Pavone says some in the Catholic Church want to deliver a pro-life message “in a way that doesn’t offend Democrats.” 

He added, “And I say Democrats, but I don’t mean the grassroots people, because there are tens of millions of pro-life Democrats.”

Bishops ‘don’t want pushback’

He continued, “I’m talking about their friends in high places, whether it’s members of Congress or leaders of the Democrat Party. They’re Democrat loyalists, a lot of them.”

He added, “The bishops are in tight with a lot of those people, and they don’t want pushback from them.”

He also said, “I actually had a bishop say to me one time when we looked over our [Priest for Life] voter guide, which I regard to be strictly neutral, ‘Well, your voter guide is not critical enough of the Republicans.’”

Pavone continued, “Very respectfully, I ask, ‘What part of what I’m doing do you not like doing? Are we saving too many lives or are we having too many prayer campaigns? Are we healing too many women from abortion? Am I leading too many people from the abortion industry into the Catholic Church ministry?'”

Pavone said a hard-line stance from the Catholic Church in terms of protecting the unborn is “crucial.”

“It’s part of the DNA of the Church herself and has been from the very beginning,” he said. “Why? Because the Church is all about the gospel and kingdom of Jesus Christ.”

‘Don’t see the Church stepping up on this issue’

Pavone said others around the world “don’t see the Church stepping up on this issue, and they’re going to scratch their heads and say, ‘What’s the matter with them? They lack courage. Do they not know their own church’s teachings?’”

Pavone said that wavering on the big issues of the day, such as taking communion while being pro-abortion, cloud the Church’s authority.

“You have Catholics every day making big sacrifices to be able to receive communion, to be able to live their faith,” he said.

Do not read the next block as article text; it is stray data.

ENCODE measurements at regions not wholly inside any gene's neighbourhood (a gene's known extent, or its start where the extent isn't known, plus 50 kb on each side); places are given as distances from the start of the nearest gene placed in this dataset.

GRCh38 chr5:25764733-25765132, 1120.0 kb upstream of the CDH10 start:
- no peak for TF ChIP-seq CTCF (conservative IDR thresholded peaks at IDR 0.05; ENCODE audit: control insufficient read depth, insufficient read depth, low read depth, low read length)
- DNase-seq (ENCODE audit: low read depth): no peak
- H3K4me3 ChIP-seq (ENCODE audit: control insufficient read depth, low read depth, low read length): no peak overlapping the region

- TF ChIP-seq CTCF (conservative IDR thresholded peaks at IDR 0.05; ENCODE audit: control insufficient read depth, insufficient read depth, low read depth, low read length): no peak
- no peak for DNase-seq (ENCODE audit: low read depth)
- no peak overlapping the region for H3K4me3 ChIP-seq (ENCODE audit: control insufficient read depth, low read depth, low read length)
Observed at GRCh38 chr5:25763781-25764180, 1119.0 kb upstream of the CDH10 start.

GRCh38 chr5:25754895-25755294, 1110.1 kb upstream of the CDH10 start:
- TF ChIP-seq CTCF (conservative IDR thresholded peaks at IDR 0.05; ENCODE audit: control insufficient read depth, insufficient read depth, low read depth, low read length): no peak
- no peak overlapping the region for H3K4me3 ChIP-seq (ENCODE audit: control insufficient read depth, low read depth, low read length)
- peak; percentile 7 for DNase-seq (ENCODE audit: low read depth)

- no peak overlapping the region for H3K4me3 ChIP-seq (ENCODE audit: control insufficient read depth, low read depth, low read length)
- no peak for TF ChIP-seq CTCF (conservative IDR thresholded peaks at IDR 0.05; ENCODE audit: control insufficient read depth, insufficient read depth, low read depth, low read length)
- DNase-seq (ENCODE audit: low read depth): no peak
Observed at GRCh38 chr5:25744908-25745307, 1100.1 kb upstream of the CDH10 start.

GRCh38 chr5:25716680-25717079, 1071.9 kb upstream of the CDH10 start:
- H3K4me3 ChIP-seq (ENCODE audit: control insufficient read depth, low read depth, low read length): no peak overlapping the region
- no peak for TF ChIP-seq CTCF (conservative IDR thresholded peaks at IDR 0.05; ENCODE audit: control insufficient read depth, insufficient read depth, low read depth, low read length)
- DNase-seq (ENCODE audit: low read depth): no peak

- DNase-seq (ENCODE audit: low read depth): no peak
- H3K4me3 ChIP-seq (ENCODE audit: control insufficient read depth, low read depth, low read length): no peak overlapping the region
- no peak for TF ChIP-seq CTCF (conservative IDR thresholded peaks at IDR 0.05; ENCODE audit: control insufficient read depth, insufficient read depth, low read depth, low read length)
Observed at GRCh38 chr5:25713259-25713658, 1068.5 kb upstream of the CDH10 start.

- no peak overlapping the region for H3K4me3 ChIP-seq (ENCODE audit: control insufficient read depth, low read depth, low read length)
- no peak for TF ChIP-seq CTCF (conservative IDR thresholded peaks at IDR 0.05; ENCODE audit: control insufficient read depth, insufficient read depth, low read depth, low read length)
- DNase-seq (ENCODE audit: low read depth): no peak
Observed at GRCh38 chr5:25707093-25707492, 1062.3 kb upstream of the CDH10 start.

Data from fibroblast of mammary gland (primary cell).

“They’re sacrificing relationships. They may be sacrificing jobs, opportunities and money. People do all sorts of sacrificial things to stay faithful to the demands of their faith.”

Pavone feels that the Church cannot legislate his personality or his forthright way of expressing himself.

“It’s a basic human right for people to express themselves in the way that they want to express themselves,” he said.

He added, “This is reflected, of course, in our American constitutional way of life. Without taking away anything from the role of or proper obedience within the Church and authority, it is still not their prerogative to do that, to try to shape people into their own image and likeness.” 

Pavone said that if the Catholic Church shuts the door on him — and he has not had any official communication informing him of his laicization, he said — then he will be on the other side, waiting.

He added, “This has been my appeal all along and this is my appeal today to this whole latest action. Can we please listen to each other and try to understand one another?”

Deirdre Reilly is a senior editor in lifestyle with Fox News Digital.